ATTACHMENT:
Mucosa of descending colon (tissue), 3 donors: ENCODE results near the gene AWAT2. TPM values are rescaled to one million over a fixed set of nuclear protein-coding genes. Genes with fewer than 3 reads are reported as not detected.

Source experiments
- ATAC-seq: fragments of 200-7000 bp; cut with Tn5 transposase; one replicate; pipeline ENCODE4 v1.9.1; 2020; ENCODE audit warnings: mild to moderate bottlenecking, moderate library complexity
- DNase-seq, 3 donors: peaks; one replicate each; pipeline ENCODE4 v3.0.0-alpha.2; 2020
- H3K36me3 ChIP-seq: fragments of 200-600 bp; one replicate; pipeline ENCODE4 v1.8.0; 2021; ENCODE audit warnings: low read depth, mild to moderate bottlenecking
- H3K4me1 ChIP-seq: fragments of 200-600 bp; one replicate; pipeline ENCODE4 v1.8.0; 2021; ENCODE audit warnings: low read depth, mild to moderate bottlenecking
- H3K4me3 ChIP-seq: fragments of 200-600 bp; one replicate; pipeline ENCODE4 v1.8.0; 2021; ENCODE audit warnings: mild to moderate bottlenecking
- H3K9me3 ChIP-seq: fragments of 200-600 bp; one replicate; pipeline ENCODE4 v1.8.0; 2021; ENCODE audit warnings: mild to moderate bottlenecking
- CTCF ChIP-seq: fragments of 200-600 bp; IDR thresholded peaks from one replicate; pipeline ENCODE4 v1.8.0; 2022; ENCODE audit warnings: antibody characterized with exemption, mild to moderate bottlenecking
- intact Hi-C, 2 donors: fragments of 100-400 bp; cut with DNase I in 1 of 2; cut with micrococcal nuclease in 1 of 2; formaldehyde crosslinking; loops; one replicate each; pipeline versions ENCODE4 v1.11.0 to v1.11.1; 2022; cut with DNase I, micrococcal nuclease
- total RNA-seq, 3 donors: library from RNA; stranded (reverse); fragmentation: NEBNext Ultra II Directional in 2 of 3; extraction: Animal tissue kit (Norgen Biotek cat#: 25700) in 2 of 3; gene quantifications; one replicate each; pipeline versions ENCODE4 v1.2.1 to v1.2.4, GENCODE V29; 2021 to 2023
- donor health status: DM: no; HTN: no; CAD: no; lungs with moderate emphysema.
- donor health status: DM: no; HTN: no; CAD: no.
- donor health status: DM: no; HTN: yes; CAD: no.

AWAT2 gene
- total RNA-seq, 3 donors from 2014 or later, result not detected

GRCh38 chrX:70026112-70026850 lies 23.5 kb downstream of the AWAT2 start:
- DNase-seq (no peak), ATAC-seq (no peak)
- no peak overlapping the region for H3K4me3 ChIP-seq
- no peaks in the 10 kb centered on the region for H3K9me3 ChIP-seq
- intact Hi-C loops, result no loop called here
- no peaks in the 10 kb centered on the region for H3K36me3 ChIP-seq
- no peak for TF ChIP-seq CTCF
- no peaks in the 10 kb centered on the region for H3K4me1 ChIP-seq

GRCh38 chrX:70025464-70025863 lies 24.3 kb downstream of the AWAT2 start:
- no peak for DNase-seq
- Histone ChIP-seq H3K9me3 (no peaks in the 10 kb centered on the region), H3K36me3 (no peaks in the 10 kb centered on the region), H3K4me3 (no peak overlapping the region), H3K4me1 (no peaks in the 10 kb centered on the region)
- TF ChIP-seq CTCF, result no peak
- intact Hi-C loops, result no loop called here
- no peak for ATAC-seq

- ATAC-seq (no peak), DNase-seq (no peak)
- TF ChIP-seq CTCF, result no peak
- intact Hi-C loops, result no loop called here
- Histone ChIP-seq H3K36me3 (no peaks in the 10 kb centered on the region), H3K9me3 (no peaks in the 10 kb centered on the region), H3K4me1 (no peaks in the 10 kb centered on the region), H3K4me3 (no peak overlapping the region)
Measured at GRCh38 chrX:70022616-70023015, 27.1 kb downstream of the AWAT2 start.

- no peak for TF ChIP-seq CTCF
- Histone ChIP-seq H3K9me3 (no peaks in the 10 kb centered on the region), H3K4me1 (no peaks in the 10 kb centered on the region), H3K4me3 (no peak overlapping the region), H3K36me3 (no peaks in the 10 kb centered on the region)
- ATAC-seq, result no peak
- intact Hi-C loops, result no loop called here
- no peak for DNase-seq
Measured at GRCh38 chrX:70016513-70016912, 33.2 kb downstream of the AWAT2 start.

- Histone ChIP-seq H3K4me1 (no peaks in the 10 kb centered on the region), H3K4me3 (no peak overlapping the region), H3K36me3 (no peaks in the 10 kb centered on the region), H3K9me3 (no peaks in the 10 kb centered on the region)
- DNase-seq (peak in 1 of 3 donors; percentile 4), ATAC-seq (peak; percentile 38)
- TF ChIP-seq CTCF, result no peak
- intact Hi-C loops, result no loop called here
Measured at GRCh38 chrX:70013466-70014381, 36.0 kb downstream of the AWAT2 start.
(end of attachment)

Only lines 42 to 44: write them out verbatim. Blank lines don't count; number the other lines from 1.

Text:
- Histone ChIP-seq H3K4me1 (no peaks in the 10 kb centered on the region), H3K4me3 (no peak overlapping the region), H3K36me3 (no peaks in the 10 kb centered on the region), H3K9me3 (no peaks in the 10 kb centered on the region)
- DNase-seq (peak in 1 of 3 donors; percentile 4), ATAC-seq (peak; percentile 38)
- TF ChIP-seq CTCF, result no peak